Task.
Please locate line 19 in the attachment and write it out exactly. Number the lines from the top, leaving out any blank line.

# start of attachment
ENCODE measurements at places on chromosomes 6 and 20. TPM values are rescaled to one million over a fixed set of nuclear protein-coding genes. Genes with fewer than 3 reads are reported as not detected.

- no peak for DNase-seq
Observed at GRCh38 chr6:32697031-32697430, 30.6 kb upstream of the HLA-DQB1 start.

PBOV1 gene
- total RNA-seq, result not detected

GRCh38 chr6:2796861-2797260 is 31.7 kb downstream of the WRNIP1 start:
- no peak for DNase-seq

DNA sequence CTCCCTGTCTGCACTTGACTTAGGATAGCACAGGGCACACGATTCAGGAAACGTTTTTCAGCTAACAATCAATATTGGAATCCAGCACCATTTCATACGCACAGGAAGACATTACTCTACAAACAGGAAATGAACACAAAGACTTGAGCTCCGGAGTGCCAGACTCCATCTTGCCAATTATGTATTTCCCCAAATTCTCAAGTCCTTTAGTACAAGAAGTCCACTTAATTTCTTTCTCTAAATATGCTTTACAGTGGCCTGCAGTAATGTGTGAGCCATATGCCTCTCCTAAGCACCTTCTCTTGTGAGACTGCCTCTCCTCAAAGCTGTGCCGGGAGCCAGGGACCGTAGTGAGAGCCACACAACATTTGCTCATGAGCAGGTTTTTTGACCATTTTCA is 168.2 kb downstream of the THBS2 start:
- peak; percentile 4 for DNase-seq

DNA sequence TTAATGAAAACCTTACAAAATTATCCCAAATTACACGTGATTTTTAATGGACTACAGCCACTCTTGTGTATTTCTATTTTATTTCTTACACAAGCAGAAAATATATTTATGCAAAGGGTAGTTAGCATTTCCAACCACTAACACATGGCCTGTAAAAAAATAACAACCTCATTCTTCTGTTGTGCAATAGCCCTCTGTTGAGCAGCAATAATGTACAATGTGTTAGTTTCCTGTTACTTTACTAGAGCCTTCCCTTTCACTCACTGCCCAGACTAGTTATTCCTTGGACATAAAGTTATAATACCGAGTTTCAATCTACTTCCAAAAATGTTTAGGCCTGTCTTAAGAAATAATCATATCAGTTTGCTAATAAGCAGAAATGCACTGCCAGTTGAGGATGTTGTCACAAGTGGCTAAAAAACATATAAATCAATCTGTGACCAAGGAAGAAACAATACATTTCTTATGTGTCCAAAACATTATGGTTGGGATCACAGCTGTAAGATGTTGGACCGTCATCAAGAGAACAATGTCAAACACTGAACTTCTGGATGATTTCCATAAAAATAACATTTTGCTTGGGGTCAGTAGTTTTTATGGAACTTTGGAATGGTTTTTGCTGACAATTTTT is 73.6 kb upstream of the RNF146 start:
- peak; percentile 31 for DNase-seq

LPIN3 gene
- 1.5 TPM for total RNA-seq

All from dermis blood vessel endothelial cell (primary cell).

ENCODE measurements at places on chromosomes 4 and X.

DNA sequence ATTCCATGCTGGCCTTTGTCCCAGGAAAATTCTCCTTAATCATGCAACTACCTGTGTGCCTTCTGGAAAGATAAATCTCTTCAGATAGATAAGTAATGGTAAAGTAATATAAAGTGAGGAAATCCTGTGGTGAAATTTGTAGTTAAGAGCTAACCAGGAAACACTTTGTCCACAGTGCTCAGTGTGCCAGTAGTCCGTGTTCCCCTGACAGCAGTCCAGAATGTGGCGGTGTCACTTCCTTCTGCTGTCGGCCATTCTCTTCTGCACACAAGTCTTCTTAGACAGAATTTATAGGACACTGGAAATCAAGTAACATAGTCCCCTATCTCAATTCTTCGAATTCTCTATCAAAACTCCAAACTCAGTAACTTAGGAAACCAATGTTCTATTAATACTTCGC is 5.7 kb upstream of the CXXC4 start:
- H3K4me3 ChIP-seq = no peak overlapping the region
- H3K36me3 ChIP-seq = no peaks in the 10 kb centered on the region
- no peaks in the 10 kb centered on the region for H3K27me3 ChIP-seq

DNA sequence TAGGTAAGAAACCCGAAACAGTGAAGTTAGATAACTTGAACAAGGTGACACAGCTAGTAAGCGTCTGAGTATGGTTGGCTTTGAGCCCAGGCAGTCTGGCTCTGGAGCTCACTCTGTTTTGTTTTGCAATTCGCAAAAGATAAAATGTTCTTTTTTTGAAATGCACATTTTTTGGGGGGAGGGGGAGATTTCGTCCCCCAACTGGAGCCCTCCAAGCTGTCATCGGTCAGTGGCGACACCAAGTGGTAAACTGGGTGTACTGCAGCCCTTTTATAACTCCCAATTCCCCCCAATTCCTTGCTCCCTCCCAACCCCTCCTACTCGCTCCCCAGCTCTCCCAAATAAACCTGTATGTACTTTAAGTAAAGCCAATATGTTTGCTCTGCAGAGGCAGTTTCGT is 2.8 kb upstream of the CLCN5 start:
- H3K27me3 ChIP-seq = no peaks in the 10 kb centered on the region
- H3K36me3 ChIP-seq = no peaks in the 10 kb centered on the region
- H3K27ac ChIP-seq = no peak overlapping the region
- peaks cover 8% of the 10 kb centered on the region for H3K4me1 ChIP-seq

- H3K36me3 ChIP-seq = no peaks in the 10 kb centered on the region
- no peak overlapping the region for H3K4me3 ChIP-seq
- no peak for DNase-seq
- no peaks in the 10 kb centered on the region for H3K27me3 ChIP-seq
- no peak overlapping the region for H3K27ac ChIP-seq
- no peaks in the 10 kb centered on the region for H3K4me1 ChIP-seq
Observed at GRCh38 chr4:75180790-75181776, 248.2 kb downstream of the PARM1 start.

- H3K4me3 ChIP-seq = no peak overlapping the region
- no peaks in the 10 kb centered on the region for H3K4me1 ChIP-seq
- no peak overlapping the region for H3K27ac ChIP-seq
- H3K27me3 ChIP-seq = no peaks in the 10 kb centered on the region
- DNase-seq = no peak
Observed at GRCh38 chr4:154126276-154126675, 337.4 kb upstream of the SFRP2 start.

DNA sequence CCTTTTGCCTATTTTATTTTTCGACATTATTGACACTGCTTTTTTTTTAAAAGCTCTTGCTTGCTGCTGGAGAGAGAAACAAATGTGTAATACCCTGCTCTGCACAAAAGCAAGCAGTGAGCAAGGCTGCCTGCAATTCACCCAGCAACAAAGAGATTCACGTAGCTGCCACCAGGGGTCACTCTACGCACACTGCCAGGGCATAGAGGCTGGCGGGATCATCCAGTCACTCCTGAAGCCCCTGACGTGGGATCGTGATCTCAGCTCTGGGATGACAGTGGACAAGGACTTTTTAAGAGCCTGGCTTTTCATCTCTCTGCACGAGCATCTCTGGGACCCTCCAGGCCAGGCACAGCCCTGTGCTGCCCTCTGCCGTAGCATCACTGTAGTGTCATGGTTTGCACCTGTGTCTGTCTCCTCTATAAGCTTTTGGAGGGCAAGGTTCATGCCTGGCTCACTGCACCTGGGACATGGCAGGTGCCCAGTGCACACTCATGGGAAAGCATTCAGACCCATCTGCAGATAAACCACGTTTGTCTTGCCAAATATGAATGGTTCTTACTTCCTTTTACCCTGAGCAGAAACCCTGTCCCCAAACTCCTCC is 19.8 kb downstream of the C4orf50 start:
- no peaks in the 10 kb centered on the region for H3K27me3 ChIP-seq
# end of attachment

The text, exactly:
- no peaks in the 10 kb centered on the region for H3K27me3 ChIP-seq